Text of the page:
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EDITORIAL | Japan Should Join Countries Demanding Probe into China’s Wuhan Lab




The administration of United States President Donald Trump has been ramping up criticism against China’s Xi Jinping administration. Saying that Beijing is responsible for triggering the novel coronavirus pandemic, America is demanding access to do an on-the-spot investigation.


“This is really the worst attack we’ve ever had,” Trump said. “This is worse than Pearl Harbor and the World Trade Center.” 


Recognizing that the worldwide spread of the coronavirus was caused primarily by the Xi regime’s information coverup, the U.S. President admitted it had dealt his country a blow greater than those of Japan’s surprise attack on Pearl Harbor in 1941 and the simultaneous terrorist attacks on the U.S. on September 11, 2001. 



The death toll in the U.S. due to the virus has topped 80,000 as of Thursday, May 14. Trump has suggested a U.S. response, including the possibility of imposing financial sanctions on China.


The U.S. media cited an internal intelligence report compiled by the U.S. Department of Homeland Security that the Xi administration had grasped the danger of virus infection by early January 2020, but intentionally withheld disclosure while it went about purchasing great quantities of medical supplies from overseas. If this is true, it amounts to a betrayal of the world.


In connection with the theory that the novel coronavirus was dispersed from the Chinese Academy of Sciences’ Wuhan Institute of the Virology, U.S. Secretary of State Mike Pompeo and Chairman of the Joint Chiefs of Staff General Mark Milly have called on the Chinese government to accept the U.S. demand for an investigation in Wuhan to clarify what actually happened. At the same time, they refrained from asserting the Wuhan laboratory was the origin of the virus outbreak.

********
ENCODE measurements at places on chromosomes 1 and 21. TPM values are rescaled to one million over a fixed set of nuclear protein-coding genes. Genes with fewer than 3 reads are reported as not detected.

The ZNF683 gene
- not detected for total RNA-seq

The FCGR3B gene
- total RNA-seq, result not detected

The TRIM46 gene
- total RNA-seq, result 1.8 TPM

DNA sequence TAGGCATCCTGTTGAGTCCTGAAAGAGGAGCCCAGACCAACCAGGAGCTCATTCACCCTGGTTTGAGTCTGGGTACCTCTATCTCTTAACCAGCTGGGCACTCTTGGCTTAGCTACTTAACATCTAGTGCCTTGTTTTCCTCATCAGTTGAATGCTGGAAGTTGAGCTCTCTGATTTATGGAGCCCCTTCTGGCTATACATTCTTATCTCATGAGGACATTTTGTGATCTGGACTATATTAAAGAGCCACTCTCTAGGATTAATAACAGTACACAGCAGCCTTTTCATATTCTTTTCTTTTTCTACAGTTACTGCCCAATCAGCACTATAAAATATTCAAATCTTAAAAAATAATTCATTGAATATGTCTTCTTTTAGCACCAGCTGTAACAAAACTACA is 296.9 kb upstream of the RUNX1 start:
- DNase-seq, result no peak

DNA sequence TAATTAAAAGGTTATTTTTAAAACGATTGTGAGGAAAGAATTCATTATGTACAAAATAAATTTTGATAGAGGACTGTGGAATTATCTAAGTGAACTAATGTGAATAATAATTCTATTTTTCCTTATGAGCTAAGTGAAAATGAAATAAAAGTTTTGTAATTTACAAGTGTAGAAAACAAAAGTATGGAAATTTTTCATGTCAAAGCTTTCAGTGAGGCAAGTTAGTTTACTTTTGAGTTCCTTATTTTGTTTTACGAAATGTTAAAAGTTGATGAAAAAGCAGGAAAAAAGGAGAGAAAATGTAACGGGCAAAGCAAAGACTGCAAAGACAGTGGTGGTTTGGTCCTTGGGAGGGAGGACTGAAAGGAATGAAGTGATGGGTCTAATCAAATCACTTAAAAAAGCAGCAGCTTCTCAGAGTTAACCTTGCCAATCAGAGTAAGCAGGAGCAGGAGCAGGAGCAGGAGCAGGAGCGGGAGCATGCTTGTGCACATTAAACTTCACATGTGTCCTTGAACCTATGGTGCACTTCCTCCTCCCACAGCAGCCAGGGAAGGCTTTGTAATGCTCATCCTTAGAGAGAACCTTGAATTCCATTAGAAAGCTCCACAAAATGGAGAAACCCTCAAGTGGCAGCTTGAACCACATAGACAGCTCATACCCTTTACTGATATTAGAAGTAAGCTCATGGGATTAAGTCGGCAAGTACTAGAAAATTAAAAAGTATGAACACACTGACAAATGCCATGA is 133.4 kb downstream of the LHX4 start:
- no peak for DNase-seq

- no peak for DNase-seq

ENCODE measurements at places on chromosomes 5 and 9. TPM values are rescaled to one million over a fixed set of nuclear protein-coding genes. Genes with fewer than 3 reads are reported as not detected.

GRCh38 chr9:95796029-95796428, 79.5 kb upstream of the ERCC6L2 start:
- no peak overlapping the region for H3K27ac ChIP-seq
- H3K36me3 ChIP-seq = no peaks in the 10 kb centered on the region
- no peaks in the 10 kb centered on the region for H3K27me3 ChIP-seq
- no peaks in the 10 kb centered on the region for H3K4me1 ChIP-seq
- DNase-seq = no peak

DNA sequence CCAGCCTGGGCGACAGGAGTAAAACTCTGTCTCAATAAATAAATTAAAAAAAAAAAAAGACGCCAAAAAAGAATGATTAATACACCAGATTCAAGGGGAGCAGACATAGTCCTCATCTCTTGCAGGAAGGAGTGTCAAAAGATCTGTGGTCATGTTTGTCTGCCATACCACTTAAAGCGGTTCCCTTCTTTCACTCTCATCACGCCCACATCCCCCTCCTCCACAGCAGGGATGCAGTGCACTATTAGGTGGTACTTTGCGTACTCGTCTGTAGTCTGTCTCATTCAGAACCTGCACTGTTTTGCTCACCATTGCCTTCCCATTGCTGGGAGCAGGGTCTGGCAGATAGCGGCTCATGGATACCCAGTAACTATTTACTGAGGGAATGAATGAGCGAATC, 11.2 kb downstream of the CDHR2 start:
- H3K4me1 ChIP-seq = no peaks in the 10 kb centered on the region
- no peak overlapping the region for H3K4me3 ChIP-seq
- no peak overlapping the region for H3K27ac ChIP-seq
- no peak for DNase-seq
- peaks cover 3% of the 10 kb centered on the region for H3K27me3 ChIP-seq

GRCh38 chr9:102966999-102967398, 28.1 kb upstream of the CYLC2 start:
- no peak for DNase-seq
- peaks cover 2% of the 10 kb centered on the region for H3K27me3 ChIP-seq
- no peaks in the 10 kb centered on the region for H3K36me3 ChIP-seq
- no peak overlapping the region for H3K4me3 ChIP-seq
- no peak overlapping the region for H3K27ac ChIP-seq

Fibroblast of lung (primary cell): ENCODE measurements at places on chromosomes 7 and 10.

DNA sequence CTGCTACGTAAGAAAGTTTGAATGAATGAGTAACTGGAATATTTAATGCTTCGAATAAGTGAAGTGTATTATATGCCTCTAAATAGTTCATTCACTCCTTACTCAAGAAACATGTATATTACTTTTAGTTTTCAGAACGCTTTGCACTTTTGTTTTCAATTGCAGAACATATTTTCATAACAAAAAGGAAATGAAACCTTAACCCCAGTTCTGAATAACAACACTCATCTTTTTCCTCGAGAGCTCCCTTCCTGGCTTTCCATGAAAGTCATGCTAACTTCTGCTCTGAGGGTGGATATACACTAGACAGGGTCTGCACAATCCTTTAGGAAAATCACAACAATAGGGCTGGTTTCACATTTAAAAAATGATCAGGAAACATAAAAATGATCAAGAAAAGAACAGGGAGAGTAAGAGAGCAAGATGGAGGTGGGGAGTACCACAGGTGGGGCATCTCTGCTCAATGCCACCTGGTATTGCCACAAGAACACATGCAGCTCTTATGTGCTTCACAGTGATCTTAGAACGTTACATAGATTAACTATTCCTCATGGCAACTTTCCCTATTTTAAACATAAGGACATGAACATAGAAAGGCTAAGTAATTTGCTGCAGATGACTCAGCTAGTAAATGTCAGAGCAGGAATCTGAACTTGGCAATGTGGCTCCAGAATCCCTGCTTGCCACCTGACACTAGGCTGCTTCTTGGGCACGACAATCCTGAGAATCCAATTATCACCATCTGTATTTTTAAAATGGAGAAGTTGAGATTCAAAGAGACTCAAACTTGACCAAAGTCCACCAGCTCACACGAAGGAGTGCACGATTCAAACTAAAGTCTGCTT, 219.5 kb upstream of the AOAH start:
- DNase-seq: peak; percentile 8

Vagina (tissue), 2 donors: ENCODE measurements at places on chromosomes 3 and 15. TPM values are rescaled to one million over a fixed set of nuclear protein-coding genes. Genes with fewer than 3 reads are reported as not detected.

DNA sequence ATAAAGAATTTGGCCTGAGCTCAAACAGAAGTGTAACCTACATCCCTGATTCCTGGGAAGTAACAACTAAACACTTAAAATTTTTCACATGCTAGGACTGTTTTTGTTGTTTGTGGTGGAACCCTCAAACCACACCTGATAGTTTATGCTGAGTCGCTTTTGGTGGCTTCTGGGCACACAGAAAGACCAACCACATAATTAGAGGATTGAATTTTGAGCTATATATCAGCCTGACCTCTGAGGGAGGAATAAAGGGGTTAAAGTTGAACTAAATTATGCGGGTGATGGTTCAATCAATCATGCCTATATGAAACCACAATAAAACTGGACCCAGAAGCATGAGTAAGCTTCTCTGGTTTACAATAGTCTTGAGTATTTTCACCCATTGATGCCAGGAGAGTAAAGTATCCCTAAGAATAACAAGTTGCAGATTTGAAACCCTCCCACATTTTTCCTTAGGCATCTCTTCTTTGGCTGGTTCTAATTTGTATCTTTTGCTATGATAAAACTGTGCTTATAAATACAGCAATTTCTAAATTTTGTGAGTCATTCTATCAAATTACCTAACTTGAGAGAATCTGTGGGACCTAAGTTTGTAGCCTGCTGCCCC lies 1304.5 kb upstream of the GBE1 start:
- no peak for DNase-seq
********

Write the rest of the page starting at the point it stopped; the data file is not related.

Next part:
From the beginning of the outbreak, the Xi regime has declined all requests of foreign governments for conducting an investigation in Wuhan. In response to the U.S. demand this time, Beijing has taken the stance that it will never allow Washington to conduct an on-site probe, while vehemently denying the allegation that the outbreak originated in the Wuhan laboratory. China’s state media has continued to attack Pompeo, denouncing him as an “evil” politician for whom lying is second nature.



The Xi administration claims that its handling of the virus outbreak was correct, proudly saying that it has made an invaluable contribution to the world by its handling of the virus. If that is true, then Beijing should gladly accept the demands of other countries to conduct an investigation in Wuhan, including its institute of virology. 


Many countries around the world have raised doubts about the Xi regime’s initial handling of the virus outbreak, and called for Beijing’s disclosure of information and to allow investigations in Wuhan, though they have refrained from pointing their fingers at the Wuhan laboratory.


French President Emmanuel Macron, referring to the spread of the coronavirus from China, said, “There are clearly things that have happened that we don’t know about.” Britain’s Foreign Secretary Dominic Raab pointed out the need for questioning China on the virus outbreak and its handling of the epidemic. German Chancellor Angela Merkel asked Beijing to ensure transparency, while the Australian government called for an independent investigation into the origins of the coronavirus pandemic.


One matter of concern in this regard is that the Japanese government’s presence is not visible.  



Even if there is an inspection conducted by the World Health Organization (WHO), which habitually leans toward favoring China, the results could not be trusted. The only option is for a coalition of willing countries with shared concern about China’s opaqueness to cooperate and press China to accept an international research team. The Japanese government should gather up its courage to join the coalition.


Author: Editorial Board, The Sankei Shimbun